- Brendan Nee (Car sharing and P2P parking services)
- Jed Horne (Extending GTFS)
- Trucy Phan (How public agencies can use social media)
- Ruth Miller (BRT, transportation advocacy)
Saturday night, BlinkTag co-founder Brendan gave an Ignite talk titled “How to ask your neighbor for a cup of car” at the Automattic Lounge on Pier 38 in San Francisco. WordPress founder Matt Mullenweg was even in the house (although we didn’t notice him there until after the talks).
Click here for Brendan’s summary of different car sharing services, smarter parking, and taxi and car services that all enable people to forego the traditional model of car ownership.
BlinkTag co-founder Jed ran a session on Sunday on extending GTFS (Google Transit Feed Specification). Three representatives from Google were at the meeting and they were very supportive and able to field a number of questions from developers and representatives of AC Transit and BART.
A few interesting takeaways:
- Google’s process for officially extending the GTFS spec (http://code.google.com/transit/spec/transit_feed_specification.html) is fairly straightforward. In short, a developer must propose an idea to an agency and implement it, demonstrating proof of concept, before Google will consider extending their schema. More information can be found at http://groups.google.com/group/gtfs-changes/
- GTFS cannot be everything to every agency – one of its chief selling points is its simplicity and the limited number of attributes necessary to support a credible routing algorithm. While individual agencies are obviously free to use the base spec for their own purposes (run-cutting or printing time tables, for example), Google has an interest in keeping the feed single-purpose and uncluttered.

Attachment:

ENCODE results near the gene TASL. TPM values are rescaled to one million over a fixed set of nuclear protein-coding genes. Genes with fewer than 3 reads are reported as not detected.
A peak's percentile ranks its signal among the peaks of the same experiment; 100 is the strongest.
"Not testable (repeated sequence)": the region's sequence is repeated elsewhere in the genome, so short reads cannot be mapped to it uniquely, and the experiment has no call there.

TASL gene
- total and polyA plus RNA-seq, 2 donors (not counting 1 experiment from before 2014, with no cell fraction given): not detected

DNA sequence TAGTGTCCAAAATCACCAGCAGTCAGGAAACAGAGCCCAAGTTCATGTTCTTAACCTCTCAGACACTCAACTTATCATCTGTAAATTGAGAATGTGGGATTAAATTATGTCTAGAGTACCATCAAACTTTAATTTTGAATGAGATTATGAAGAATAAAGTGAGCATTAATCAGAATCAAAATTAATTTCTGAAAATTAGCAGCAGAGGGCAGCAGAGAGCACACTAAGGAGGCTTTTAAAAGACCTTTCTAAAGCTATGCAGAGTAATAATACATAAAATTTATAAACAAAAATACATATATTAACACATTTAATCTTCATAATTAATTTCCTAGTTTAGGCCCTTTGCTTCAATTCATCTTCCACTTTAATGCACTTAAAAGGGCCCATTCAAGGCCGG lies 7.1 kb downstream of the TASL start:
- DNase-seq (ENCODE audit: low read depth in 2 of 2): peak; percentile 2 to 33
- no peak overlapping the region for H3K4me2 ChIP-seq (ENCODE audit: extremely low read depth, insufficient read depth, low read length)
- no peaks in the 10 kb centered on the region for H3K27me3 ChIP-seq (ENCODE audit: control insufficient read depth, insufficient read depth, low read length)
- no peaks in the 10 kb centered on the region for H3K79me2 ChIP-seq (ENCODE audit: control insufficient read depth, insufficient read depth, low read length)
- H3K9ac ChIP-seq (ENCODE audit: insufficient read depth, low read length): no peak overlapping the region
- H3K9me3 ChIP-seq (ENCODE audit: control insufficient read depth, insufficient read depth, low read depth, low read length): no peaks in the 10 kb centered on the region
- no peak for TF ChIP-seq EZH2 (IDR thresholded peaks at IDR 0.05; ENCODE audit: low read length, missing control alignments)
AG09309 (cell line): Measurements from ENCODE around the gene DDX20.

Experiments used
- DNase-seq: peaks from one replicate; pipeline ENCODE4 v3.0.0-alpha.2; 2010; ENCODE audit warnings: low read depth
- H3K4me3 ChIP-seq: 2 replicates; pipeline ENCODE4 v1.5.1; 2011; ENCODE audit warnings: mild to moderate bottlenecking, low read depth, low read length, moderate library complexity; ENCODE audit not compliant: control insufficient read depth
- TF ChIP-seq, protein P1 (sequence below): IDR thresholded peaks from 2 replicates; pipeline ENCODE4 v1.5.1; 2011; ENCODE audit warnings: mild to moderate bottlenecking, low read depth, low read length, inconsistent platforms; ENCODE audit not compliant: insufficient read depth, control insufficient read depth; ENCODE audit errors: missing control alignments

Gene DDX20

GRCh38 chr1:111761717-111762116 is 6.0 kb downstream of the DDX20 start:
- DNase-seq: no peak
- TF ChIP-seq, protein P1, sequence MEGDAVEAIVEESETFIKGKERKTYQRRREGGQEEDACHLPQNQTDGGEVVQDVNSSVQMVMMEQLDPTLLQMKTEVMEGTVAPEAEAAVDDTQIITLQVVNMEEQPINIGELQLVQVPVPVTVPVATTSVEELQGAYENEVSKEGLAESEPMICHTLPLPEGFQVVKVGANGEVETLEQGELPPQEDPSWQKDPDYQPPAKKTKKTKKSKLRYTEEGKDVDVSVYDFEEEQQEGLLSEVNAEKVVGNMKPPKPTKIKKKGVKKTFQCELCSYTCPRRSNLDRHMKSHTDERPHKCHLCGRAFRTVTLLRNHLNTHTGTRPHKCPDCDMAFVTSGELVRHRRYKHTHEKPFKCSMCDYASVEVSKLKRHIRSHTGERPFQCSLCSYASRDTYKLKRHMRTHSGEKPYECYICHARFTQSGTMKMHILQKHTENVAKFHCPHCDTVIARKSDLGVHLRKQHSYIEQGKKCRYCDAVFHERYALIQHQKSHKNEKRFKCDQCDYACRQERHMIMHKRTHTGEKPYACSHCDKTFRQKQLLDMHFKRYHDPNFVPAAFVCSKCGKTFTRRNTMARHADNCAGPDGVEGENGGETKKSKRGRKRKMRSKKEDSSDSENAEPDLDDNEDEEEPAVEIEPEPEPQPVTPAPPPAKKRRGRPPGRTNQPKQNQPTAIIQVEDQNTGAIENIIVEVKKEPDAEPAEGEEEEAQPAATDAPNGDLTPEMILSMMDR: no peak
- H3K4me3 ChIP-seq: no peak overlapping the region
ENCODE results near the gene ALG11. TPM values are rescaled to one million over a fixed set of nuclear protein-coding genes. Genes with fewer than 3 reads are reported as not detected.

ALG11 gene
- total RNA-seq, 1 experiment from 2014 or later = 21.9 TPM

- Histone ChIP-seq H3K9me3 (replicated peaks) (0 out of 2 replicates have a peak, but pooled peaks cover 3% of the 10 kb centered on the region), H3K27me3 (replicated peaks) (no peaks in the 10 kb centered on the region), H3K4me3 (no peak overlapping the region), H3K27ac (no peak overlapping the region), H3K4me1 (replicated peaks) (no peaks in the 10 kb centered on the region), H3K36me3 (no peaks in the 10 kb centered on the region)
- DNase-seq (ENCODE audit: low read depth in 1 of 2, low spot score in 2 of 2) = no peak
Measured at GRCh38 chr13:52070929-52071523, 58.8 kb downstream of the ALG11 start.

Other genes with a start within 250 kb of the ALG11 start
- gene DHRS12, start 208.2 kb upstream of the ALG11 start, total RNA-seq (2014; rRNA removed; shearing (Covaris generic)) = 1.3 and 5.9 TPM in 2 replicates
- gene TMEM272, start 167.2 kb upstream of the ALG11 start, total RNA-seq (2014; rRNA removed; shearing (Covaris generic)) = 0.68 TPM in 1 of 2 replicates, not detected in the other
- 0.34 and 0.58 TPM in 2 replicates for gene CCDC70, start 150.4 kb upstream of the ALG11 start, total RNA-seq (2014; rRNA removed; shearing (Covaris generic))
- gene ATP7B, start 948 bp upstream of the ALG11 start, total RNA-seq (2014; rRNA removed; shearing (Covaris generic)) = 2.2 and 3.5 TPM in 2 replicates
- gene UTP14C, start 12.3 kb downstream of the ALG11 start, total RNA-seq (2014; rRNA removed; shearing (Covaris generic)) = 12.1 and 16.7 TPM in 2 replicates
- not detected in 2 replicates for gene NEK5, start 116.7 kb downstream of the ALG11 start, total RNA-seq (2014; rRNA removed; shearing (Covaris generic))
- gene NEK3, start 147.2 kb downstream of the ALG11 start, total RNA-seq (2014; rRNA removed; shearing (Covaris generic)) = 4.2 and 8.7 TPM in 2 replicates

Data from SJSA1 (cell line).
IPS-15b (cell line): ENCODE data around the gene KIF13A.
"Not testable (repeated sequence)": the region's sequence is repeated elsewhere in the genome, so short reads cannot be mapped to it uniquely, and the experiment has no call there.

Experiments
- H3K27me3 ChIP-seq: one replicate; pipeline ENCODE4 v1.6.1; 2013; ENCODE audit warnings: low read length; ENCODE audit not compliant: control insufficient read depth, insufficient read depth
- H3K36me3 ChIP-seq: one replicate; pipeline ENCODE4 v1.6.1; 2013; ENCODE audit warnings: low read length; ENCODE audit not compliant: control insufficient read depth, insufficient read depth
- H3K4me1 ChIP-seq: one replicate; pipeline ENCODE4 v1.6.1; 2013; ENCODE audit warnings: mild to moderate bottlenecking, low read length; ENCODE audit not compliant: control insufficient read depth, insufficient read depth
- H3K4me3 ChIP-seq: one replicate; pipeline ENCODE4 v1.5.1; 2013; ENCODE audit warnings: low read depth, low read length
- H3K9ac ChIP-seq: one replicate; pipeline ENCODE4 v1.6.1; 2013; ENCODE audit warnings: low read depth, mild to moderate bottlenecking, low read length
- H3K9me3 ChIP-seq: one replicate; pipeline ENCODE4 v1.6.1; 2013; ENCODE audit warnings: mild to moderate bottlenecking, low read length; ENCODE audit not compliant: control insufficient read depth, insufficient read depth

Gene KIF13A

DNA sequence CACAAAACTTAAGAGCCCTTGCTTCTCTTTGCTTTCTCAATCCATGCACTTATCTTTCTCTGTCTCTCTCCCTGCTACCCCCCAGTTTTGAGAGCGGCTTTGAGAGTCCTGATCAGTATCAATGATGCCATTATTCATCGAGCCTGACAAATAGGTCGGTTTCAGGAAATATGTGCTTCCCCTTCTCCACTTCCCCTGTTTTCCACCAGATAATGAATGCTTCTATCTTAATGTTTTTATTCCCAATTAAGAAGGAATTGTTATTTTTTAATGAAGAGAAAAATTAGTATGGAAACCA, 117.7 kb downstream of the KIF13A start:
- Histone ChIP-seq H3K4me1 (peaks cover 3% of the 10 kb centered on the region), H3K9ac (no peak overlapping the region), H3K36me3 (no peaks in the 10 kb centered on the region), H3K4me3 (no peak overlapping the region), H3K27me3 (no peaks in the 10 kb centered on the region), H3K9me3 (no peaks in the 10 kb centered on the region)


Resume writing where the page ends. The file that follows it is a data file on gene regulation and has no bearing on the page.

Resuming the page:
- One important new concept that was discussed was the idea of adding a pathways.txt file, which will describe pedestrian routing within a station. Other possible extensions to the feed included additional attribution for routes (ridership, additional mode types) and other ways to describe fare and payment systems.
On Saturday, Melissa Jordan of BART and Trucy led a session on how public agencies could use social media to more effectively engage their customers. The presentation centered on what social media tool to use and when, as well as what kinds of content to post and how it should be delivered. Additional discussions touched upon legal and liability issues with interactions that occur via Twitter and Facebook between a public agency and a customer. And
Subway Crush SubMate.
Trucy Phan of BlinkTag and Melissa Jordan of BART head a discussion on public engagement with social media at Transportation Camp West on March 19, 2011
- Research what social media outlets might be most effective for your organization; make sure your message is reaching the right audience.
- Know your audience. What you think is cool may surprisingly differ from what your audience thinks.
- Once you start using social media, be careful of how you build and manage your brand.
- Have fun, and interact with your customers. Information that goes two ways is better than you just pushing information one way.
Also on Saturday, Ruth Miller led a discussion on Bay Area Bus Rapid Transit (BRT) projects. Participants discussed common misconceptions about the Van Ness, Geary, and East Bay proposals, and generated a diverse list of implementable strategies to build supportive coalitions and more effectively represent existing supporters.
In a followup session on Sunday, Ruth and her Walk Oakland Bike Oakland colleague Danny Snyder joined Ben Kaufman and Rob Boden of the San Francisco Transit Riders Union to bring the transportation advocacy discussion to the regional level.
Photos via transportationcamp on Flickr